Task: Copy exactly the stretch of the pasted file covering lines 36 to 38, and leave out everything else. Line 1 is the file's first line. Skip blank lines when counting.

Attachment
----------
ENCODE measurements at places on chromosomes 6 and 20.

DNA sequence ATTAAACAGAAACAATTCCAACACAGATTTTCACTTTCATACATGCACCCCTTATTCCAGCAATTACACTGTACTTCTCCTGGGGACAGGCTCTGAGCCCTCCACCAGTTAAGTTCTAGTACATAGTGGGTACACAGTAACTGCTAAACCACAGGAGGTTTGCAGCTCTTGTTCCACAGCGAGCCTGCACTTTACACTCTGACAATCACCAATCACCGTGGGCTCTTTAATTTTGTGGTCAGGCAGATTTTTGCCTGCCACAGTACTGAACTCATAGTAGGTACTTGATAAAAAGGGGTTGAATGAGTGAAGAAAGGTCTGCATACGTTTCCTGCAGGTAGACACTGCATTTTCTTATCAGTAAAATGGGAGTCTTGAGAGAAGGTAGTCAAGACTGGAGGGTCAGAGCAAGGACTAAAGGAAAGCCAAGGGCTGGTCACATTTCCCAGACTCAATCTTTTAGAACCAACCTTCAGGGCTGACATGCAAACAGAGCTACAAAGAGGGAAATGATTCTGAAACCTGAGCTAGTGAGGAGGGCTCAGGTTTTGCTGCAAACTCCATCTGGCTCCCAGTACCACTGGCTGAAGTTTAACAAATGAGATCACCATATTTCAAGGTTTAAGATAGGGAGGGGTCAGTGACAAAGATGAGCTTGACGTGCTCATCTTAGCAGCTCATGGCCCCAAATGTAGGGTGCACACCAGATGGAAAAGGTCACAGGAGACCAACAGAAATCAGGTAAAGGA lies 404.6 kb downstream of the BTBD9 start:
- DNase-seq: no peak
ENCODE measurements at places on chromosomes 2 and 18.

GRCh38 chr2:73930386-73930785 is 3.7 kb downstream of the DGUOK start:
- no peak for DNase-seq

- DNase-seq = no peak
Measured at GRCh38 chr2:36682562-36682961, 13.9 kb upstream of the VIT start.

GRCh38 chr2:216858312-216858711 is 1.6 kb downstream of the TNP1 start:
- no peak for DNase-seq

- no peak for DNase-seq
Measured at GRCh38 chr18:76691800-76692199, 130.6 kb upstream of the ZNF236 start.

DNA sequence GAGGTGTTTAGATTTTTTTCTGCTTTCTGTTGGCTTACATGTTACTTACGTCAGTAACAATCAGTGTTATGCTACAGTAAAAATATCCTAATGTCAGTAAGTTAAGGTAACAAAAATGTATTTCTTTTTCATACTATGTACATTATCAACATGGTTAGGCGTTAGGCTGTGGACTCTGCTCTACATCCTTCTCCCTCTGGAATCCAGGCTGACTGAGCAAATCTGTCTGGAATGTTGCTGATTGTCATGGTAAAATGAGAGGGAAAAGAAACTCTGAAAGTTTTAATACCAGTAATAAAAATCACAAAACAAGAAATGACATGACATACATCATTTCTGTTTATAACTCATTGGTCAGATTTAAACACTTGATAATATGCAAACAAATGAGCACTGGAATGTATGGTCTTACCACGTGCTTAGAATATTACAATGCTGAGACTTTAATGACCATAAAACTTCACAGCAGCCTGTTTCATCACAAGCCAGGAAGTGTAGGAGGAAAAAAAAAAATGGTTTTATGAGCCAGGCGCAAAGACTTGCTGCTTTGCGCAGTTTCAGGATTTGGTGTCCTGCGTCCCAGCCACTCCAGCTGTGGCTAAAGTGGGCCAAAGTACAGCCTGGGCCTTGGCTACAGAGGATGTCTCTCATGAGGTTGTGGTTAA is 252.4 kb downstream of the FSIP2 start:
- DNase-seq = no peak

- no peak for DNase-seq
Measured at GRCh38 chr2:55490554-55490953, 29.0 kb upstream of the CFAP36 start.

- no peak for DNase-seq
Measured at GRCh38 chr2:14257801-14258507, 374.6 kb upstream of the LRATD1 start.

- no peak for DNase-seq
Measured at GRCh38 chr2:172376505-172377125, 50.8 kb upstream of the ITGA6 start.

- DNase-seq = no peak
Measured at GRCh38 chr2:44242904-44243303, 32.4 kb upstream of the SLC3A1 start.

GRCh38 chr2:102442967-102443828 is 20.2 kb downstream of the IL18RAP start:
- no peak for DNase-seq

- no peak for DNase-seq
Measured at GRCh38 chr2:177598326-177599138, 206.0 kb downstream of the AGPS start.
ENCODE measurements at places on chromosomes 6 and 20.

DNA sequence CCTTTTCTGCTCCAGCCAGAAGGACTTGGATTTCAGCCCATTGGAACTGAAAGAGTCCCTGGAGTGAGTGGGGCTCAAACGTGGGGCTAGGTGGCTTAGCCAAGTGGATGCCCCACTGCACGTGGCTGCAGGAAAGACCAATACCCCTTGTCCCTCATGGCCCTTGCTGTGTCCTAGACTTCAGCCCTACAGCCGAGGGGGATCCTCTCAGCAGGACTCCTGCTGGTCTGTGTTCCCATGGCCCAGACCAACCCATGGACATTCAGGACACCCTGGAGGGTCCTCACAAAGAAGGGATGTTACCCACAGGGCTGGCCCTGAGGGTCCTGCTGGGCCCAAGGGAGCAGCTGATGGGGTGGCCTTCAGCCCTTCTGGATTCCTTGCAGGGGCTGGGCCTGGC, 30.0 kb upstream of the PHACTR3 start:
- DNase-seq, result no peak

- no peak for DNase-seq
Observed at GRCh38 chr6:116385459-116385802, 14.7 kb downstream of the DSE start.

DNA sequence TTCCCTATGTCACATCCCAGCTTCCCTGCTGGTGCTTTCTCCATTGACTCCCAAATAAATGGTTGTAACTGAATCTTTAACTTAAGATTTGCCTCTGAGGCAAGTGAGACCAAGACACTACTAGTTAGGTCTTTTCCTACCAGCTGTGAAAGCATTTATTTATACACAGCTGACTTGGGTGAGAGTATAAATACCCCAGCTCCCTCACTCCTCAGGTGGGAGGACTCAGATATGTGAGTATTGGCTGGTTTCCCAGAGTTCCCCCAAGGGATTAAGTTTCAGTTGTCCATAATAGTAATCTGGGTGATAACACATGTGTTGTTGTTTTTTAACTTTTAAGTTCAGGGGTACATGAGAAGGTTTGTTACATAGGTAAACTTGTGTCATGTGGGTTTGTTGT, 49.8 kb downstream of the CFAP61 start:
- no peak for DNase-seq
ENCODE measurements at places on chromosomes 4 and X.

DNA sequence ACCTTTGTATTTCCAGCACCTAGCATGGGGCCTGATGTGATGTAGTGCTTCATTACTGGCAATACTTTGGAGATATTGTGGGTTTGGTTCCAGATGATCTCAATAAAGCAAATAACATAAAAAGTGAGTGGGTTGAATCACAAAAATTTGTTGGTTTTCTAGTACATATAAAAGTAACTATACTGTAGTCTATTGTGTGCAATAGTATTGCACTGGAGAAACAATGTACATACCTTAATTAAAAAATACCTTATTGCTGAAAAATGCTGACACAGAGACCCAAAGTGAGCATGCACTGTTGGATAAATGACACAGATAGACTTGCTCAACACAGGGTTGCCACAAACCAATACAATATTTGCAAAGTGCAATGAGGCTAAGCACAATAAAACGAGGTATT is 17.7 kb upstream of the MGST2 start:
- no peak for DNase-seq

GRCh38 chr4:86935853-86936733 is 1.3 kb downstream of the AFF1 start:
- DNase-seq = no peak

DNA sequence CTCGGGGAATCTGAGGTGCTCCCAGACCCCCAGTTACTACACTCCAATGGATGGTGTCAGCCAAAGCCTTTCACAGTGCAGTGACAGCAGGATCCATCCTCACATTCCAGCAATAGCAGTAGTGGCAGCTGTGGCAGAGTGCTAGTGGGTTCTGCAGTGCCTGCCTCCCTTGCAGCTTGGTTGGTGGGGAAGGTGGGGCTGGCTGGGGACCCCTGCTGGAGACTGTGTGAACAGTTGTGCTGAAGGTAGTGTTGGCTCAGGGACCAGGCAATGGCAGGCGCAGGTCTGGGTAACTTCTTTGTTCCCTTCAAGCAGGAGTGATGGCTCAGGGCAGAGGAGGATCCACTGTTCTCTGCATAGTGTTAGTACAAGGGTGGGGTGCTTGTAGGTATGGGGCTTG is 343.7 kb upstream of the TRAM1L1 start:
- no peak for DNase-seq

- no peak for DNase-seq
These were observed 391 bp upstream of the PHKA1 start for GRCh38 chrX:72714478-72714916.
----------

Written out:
- no peak for DNase-seq

GRCh38 chr4:86935853-86936733 is 1.3 kb downstream of the AFF1 start:
- DNase-seq = no peak